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GoPro Tops Wall Street Expectations But Losses Widen

Wearable device maker GoPro reported a lower-than-expected quarterly loss on Thursday, helped by strong sales of its flagship cameras and Karma drones.

GoPro, which has lacked new products and saw slower sales of its action cameras in the past year, re-released its Karma drones in February to drive demand and revenue growth.

The company, whose cameras are worn by surfers, skydivers and other action junkies, has been cutting costs and jobs to offset slowing sales growth of its flagship products and return to profitability.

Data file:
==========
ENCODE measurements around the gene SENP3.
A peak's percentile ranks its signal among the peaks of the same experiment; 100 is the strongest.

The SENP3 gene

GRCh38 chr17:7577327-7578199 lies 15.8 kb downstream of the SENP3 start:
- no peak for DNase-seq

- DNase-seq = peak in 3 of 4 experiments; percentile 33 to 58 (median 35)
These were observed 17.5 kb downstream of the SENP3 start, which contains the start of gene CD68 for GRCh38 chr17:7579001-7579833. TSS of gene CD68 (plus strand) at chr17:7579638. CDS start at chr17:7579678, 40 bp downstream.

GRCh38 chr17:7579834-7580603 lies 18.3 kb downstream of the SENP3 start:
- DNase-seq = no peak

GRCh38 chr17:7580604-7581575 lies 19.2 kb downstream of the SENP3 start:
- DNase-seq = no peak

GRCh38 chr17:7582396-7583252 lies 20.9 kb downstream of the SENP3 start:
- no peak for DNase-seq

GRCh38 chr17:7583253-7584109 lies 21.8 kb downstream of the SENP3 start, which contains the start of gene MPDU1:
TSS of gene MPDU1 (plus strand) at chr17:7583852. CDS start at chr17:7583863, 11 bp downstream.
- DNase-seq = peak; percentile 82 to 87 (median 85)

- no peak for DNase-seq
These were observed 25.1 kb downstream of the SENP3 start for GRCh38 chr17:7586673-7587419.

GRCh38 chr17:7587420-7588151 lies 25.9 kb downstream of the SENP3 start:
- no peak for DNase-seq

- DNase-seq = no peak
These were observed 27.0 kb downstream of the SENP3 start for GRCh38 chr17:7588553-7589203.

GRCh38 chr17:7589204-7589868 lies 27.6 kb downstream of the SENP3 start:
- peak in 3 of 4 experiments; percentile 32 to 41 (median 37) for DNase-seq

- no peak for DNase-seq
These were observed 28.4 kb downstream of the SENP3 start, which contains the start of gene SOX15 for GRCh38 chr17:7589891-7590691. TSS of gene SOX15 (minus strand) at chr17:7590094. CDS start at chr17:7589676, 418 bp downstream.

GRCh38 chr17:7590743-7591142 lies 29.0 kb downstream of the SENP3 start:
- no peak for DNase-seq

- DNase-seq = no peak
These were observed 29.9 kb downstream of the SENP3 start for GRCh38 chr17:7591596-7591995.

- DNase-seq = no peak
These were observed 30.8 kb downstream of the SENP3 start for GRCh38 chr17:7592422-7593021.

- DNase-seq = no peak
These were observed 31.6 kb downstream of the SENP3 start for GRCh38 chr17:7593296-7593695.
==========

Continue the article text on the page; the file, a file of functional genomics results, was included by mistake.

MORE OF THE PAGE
The company said in March it would cut 270 jobs on top of the 200 full-time employees it laid off in December last year.

GoPro forecast second-quarter revenue of $260 million-$280 million, above analysts’ average estimate of $243.7 million, according to Thomson Reuters.

Revenue rose 19.1%, its second straight quarterly rise, to $218.6 million, beating analysts’ average estimate of $207.8 million.

Net loss widened to $111.2 million in the quarter, from $107.5 million in the year-earlier period.

Excluding items, GoPro reported a loss of 44 cents per share. Analysts were expecting a loss of 45 cents per share.

GoPro’ shares (GPRO) were little changed in extended trading. Up to Thursday’s close, the company’s shares had fallen 32.6% in the past 12 months.